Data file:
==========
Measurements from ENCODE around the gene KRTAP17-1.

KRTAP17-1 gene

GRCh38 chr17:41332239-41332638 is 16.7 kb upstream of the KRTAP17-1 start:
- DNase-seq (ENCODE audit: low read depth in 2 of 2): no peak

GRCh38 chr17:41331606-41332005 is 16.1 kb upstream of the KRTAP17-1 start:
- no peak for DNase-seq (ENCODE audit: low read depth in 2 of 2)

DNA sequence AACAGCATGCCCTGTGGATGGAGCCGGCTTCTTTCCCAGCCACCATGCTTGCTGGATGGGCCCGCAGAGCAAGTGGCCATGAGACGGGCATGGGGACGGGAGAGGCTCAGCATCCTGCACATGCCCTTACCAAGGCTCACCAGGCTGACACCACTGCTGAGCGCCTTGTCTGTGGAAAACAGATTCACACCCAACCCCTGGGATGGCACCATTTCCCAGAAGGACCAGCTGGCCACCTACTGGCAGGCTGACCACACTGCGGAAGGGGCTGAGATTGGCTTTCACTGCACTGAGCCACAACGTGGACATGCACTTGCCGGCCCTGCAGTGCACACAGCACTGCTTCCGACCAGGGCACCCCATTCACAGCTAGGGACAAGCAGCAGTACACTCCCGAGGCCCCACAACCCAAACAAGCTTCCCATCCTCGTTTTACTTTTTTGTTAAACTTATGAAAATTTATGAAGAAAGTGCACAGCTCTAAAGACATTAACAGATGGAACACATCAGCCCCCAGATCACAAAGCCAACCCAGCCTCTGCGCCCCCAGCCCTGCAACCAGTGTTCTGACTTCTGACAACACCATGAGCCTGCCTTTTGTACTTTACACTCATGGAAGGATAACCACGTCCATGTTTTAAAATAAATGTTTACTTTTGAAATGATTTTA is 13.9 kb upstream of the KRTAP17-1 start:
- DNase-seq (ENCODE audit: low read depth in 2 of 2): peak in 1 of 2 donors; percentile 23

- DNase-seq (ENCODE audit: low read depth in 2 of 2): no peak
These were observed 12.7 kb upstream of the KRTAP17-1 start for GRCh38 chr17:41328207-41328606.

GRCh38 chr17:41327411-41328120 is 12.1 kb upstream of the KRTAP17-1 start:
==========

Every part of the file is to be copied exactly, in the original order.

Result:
Measurements from ENCODE around the gene KRTAP17-1.

KRTAP17-1 gene

GRCh38 chr17:41332239-41332638 is 16.7 kb upstream of the KRTAP17-1 start:
- DNase-seq (ENCODE audit: low read depth in 2 of 2): no peak

GRCh38 chr17:41331606-41332005 is 16.1 kb upstream of the KRTAP17-1 start:
- no peak for DNase-seq (ENCODE audit: low read depth in 2 of 2)

DNA sequence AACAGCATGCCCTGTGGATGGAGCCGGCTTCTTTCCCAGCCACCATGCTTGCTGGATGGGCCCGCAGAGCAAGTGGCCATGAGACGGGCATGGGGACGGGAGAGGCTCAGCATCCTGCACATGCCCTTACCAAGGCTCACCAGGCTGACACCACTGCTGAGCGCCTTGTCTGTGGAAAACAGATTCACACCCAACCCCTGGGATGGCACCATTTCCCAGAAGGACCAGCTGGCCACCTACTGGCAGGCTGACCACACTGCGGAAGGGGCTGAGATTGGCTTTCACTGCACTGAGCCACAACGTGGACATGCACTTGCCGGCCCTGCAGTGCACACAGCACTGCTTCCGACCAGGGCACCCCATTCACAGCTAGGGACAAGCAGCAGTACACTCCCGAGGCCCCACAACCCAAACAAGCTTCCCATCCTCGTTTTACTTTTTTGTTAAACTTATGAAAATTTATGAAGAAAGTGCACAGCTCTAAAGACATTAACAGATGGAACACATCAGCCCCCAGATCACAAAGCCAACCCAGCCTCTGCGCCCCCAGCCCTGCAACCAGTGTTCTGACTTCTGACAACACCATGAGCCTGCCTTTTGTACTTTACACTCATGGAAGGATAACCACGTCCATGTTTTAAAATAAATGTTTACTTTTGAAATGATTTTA is 13.9 kb upstream of the KRTAP17-1 start:
- DNase-seq (ENCODE audit: low read depth in 2 of 2): peak in 1 of 2 donors; percentile 23

- DNase-seq (ENCODE audit: low read depth in 2 of 2): no peak
These were observed 12.7 kb upstream of the KRTAP17-1 start for GRCh38 chr17:41328207-41328606.

GRCh38 chr17:41327411-41328120 is 12.1 kb upstream of the KRTAP17-1 start: